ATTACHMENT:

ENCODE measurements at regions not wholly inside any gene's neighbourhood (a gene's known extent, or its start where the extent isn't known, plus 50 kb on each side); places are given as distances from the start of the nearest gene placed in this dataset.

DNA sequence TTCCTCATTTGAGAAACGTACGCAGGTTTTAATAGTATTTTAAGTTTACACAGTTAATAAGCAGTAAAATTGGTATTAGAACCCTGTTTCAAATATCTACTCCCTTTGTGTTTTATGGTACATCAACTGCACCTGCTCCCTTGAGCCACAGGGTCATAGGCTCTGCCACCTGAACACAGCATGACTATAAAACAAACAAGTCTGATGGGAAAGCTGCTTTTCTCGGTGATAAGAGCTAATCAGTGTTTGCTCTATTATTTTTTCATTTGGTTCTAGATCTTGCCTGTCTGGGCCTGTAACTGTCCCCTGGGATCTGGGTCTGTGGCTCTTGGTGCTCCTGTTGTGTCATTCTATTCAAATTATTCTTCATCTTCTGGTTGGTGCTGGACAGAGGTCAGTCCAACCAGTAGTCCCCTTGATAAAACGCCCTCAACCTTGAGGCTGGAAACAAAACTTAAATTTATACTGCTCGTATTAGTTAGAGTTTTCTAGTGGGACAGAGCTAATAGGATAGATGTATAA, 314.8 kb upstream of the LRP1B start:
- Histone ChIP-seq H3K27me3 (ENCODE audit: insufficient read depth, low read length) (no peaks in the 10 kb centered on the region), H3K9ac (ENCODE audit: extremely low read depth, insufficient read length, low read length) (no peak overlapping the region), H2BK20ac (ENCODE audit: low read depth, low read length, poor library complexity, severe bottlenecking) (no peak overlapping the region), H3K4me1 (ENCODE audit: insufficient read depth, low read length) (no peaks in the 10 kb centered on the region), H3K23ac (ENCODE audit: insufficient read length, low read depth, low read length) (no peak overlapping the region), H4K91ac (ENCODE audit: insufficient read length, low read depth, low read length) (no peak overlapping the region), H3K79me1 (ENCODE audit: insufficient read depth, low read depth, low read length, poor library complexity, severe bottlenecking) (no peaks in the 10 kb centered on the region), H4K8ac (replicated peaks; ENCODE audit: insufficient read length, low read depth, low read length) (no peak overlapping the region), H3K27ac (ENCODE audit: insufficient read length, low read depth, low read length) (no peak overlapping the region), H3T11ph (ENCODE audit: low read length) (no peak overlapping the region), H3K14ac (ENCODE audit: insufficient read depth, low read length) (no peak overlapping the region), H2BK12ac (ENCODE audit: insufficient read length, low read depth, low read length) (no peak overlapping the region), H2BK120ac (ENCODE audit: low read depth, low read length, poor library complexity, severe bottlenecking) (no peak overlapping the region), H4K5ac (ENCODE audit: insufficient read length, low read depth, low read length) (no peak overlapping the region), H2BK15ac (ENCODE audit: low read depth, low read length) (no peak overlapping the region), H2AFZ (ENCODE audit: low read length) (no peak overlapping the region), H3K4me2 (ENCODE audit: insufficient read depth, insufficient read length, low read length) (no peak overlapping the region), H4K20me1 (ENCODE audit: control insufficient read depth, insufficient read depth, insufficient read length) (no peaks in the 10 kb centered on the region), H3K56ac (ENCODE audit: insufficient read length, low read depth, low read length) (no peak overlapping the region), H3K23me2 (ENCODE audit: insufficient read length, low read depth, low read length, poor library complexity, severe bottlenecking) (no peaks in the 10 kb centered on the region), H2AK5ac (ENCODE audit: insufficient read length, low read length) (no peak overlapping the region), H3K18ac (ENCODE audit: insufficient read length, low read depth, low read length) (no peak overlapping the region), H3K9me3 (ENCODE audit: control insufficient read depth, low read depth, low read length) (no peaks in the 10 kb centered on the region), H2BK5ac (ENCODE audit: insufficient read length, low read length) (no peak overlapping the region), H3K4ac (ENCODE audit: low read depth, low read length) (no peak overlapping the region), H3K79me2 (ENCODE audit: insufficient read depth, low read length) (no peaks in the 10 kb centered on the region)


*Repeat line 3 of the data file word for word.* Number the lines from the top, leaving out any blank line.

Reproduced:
- Histone ChIP-seq H3K27me3 (ENCODE audit: insufficient read depth, low read length) (no peaks in the 10 kb centered on the region), H3K9ac (ENCODE audit: extremely low read depth, insufficient read length, low read length) (no peak overlapping the region), H2BK20ac (ENCODE audit: low read depth, low read length, poor library complexity, severe bottlenecking) (no peak overlapping the region), H3K4me1 (ENCODE audit: insufficient read depth, low read length) (no peaks in the 10 kb centered on the region), H3K23ac (ENCODE audit: insufficient read length, low read depth, low read length) (no peak overlapping the region), H4K91ac (ENCODE audit: insufficient read length, low read depth, low read length) (no peak overlapping the region), H3K79me1 (ENCODE audit: insufficient read depth, low read depth, low read length, poor library complexity, severe bottlenecking) (no peaks in the 10 kb centered on the region), H4K8ac (replicated peaks; ENCODE audit: insufficient read length, low read depth, low read length) (no peak overlapping the region), H3K27ac (ENCODE audit: insufficient read length, low read depth, low read length) (no peak overlapping the region), H3T11ph (ENCODE audit: low read length) (no peak overlapping the region), H3K14ac (ENCODE audit: insufficient read depth, low read length) (no peak overlapping the region), H2BK12ac (ENCODE audit: insufficient read length, low read depth, low read length) (no peak overlapping the region), H2BK120ac (ENCODE audit: low read depth, low read length, poor library complexity, severe bottlenecking) (no peak overlapping the region), H4K5ac (ENCODE audit: insufficient read length, low read depth, low read length) (no peak overlapping the region), H2BK15ac (ENCODE audit: low read depth, low read length) (no peak overlapping the region), H2AFZ (ENCODE audit: low read length) (no peak overlapping the region), H3K4me2 (ENCODE audit: insufficient read depth, insufficient read length, low read length) (no peak overlapping the region), H4K20me1 (ENCODE audit: control insufficient read depth, insufficient read depth, insufficient read length) (no peaks in the 10 kb centered on the region), H3K56ac (ENCODE audit: insufficient read length, low read depth, low read length) (no peak overlapping the region), H3K23me2 (ENCODE audit: insufficient read length, low read depth, low read length, poor library complexity, severe bottlenecking) (no peaks in the 10 kb centered on the region), H2AK5ac (ENCODE audit: insufficient read length, low read length) (no peak overlapping the region), H3K18ac (ENCODE audit: insufficient read length, low read depth, low read length) (no peak overlapping the region), H3K9me3 (ENCODE audit: control insufficient read depth, low read depth, low read length) (no peaks in the 10 kb centered on the region), H2BK5ac (ENCODE audit: insufficient read length, low read length) (no peak overlapping the region), H3K4ac (ENCODE audit: low read depth, low read length) (no peak overlapping the region), H3K79me2 (ENCODE audit: insufficient read depth, low read length) (no peaks in the 10 kb centered on the region)